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Chapter 10
Rails through Richmond Hill
Table of Contents

Title Page
Author's Preface
1 The Road through Richmond Hill
2 First Peoples on the Land
3 The European Settlers Arrive
4 From Miles' Hill to Richmond Hill: The Birth of a Community
5 Tories and Reformers
6 Stagecoach Lines and Railway Tracks
7 The Neighbours at Mid-Century
8 Fire Brigades and Fence Viewers
9 Picture Post Card Village of the 1880s and 1890s
10 Rails through Richmond Hill
The Radial Railway Arrives
A Ride on the Big Green Cars
Stops along the Line
Bond Lake Park
Through the Highlands of York to Bond Lake Park
Radial Days in Richmond Hill
Summer Romance at Bond Lake Park
Electrical News at the Turn of the Century
Electric Lights for the Village
Steam!
Heritage sites in New Gormley
" Gormley Gleanings"
The Belated Arrival of the Age of Steam
11 The Flowering of Richmond Hill
12 The Village Transformed
Epilogue
Appendices
Table of Illustrations
Index

Radial Days in Richmond Hill

Headlights and Horses

The head-light is one of the latest attractions when the car goes south every night. It is really wonderful the strong light it throws ahead, in fact it is like a search-light. The new head-light will give the motormen a better chance in case there are obstructions on the track in the dark, but nervous horses will not take kindly to the new arrival.

The Liberal,April 23, 1903

Running Afoul of Council

The Metropolitan management has been improving the appearance of the road-bed by removing the grass between the rails. From the southern boundary of the corporation to Wright's, the grass was gathered up and taken away, but from that point north the ditch was considered good enough for a grass receptacle. Surely this was not done with the approval of Council!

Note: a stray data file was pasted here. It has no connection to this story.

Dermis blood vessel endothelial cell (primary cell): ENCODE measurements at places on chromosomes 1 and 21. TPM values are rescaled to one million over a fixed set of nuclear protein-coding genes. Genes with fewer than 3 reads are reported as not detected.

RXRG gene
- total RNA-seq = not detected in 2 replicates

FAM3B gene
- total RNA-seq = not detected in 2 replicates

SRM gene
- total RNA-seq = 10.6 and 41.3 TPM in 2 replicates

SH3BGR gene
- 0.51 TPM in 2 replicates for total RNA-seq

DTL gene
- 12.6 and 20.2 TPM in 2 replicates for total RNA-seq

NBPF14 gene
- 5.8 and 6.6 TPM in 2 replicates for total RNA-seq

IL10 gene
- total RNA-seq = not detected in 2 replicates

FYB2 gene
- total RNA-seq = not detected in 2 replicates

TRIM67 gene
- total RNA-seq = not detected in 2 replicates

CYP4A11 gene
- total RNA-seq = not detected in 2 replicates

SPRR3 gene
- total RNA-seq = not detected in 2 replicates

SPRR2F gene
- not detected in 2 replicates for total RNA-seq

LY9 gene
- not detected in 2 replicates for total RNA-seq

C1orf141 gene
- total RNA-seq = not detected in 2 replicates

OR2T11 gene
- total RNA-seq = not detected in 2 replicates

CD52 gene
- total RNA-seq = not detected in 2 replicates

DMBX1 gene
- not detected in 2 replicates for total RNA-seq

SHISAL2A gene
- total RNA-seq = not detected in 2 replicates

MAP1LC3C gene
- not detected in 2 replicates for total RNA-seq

The Liberal,October 3, 1901

A New Crowd at the Richmond Hill Spring Fair

The Metropolitan electric car brought hundreds of people from Toronto and other places along the line to the Spring Exhibition on Monday, and hundreds of others would have been pleased to come had the accommodation been provided.

The Liberal,May 27, 1897

Huddling Home from the Toronto Exhibition

As usual the Metropolitan Railway managers blundered during the two weeks of the Fair in Toronto. Instead of giving a special rate and a late car during last week, they retained their inducements until this week. The consequence was that the passengers were huddled together by the hundreds. Tuesday night the cars did not leave the waiting-room at North Toronto until half an hour after the usual time, and when the two cars did come the crowd that gathered was large enough to fill four cars. Then women and children were jostled and crushed, and some had their clothing torn in endeavoring to board a car. The management would have served the interests of the company by offering special rates last week, and more cars this week than they furnished. But as everybody knows the managers exhibit common sense only in exceptional cases.

The Liberal,September 10, 1903

 

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Copyright Richmond Hill Public Library Board, 1991